I'd also mention, and I'm sure you're aware of this, that many Joe and Jane Congregants cannot get meetings with their senior or teaching pastor.

I worked on staff at a mid-size church twelve years ago and couldn't get a one on one with my pastor. I know for a fact that many laymen/women today can't get meetings with their pastors in a timely fashion (if sometimes at all), but I agree with you they should try.
"Settling" for elders or other leaders/ministers is often the only option.

Which leads me to a point I didn't include:
If nobody will meet with you to hear your concerns after several attempts, if after meeting they are dismissive or insulting, that's a good sign it's okay to leave.

Anonymous said...

Yep, yep and yep.

#7. I think it's always a good idea to go directly to the source if you at all can. Maybe what seems like theological gaps is actually just lack of communication skill. Not that, that too can't be extremely dangerous to the many listeners who will never crack their Bible on their own. But it's still good to know, are you leaving because this guy is purposely omitting the gospel, or teaching false doctrine? Or is he just really not great at communicating his ideas?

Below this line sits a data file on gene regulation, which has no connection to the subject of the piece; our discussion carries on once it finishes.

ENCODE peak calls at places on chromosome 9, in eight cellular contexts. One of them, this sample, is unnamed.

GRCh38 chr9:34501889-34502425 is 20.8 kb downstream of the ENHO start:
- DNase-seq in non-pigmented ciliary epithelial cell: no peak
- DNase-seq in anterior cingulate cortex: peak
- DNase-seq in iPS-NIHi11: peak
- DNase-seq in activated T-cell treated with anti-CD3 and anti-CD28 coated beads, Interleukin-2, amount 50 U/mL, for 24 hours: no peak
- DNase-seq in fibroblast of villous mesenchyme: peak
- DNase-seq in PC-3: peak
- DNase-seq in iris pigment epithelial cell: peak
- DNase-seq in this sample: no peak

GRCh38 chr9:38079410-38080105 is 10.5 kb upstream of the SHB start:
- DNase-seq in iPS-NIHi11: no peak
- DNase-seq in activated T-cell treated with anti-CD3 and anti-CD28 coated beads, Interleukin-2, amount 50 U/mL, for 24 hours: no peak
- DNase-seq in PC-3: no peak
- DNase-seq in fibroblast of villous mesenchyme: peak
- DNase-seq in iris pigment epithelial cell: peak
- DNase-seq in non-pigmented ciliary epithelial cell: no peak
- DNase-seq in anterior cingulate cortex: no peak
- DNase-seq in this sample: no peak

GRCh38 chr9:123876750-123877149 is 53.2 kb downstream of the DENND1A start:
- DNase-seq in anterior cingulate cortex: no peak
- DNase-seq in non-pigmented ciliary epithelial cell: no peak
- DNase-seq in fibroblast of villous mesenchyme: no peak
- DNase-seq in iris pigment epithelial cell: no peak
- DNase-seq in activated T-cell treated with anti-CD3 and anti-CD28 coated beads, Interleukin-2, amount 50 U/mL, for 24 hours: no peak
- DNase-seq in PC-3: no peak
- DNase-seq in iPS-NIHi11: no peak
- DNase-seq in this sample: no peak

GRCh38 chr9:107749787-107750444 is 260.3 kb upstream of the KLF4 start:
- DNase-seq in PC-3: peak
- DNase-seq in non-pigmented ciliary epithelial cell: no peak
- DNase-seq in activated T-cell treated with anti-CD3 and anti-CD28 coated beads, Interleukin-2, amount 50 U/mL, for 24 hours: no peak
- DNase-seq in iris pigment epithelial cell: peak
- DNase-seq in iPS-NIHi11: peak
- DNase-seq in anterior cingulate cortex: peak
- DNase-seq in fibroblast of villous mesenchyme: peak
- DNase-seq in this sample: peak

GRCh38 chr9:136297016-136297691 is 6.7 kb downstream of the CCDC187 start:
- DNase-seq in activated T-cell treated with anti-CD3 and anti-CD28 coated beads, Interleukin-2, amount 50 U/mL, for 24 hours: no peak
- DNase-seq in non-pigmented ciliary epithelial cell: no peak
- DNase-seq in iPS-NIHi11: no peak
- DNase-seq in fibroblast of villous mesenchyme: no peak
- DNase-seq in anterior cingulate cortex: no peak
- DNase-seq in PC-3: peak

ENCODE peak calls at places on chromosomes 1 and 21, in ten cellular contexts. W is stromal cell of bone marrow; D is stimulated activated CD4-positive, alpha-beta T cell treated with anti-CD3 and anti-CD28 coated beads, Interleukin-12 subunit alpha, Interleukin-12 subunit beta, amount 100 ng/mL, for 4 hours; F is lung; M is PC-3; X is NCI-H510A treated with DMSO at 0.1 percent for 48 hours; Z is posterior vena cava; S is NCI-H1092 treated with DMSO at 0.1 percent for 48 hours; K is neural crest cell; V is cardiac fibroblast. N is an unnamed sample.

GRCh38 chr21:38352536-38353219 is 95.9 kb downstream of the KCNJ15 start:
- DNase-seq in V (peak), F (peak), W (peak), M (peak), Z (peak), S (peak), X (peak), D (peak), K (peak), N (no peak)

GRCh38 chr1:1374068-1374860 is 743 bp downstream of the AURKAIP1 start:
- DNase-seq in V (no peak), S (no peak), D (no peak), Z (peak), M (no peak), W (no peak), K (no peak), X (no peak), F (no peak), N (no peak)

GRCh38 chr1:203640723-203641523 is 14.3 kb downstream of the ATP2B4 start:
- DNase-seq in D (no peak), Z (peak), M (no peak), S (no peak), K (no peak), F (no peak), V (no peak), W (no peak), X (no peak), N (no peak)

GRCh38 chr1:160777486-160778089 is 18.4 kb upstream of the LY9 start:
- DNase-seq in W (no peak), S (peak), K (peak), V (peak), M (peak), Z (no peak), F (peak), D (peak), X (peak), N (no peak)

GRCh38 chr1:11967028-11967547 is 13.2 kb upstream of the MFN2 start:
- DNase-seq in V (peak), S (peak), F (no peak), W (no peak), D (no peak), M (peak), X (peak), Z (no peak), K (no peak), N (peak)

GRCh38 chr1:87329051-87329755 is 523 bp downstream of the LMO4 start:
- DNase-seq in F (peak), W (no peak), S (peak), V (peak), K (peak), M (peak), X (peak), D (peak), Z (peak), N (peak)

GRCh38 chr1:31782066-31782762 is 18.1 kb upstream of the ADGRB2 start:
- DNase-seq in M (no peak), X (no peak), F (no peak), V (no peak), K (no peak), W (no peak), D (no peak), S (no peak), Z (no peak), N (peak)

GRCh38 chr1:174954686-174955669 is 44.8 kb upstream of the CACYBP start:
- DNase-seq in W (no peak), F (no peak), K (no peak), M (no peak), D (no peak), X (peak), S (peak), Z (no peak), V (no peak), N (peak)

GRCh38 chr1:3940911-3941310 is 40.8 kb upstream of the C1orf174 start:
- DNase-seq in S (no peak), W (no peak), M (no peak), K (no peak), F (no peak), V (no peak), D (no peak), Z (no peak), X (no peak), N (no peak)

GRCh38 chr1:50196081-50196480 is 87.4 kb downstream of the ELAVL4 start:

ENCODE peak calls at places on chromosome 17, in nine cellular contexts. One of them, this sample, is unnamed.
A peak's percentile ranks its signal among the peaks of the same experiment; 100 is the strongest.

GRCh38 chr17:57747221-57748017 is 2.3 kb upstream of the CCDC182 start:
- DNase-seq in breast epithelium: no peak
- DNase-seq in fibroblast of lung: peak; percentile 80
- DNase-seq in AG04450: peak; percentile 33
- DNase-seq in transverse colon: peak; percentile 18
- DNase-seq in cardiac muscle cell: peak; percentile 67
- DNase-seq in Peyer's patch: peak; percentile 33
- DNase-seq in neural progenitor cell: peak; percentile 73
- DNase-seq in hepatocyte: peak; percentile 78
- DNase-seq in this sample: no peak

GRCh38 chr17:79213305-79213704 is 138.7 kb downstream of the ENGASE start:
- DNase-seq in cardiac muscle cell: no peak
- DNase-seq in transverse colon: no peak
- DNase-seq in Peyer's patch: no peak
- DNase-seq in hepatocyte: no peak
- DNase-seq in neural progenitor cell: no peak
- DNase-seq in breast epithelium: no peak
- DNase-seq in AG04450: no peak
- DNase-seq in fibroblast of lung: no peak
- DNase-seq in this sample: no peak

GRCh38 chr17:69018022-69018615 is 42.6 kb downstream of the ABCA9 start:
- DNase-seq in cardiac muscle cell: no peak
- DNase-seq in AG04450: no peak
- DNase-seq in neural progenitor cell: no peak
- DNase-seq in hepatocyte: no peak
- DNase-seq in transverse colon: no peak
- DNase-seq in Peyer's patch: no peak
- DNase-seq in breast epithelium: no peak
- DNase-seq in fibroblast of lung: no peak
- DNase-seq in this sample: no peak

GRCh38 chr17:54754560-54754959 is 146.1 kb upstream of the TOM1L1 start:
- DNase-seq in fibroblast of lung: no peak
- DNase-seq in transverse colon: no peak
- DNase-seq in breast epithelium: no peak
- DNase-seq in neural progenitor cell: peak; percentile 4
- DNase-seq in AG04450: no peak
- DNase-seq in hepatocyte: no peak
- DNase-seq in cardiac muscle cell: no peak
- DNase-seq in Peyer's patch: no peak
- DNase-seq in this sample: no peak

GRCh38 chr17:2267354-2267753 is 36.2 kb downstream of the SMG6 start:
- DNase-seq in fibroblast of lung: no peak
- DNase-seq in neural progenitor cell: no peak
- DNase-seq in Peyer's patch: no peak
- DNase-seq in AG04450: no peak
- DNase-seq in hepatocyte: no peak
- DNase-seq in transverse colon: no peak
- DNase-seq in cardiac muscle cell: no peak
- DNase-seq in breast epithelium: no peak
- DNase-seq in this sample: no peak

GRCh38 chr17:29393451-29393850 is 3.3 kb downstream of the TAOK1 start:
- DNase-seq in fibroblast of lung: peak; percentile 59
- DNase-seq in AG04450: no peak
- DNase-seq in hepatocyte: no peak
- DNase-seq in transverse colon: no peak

But here is a question. What if your lead pastor doesn't know you as well as others in leadership such as elders or other staff people? People who know you, better understand that you aren't just a whiner or a trouble maker. They will most likely respect your insight because they already respect you.

Also what if you have had several conversations with your lead pastor on unrelated subjects and you found him to be a really bad listener? Someone who takes what you say and twists it into something else.

Do you think it's then ok to take your concerns to someone else? I just don't know about talking about someone behind their back?

And if all the people who know better leave a church, what will become of it then? Of course God doesn't need us to accomplish his plan in any particular church. But he may be calling some to stay and become an agent of change.

Jared said...

What if your lead pastor doesn't know you as well as others in leadership such as elders or other staff people?

Sure. There's no "rules" here except for the biblical parameters for godly speech and resolving conflicts. If you think it would be more prudent to discuss primarily with leaders you know, go for it.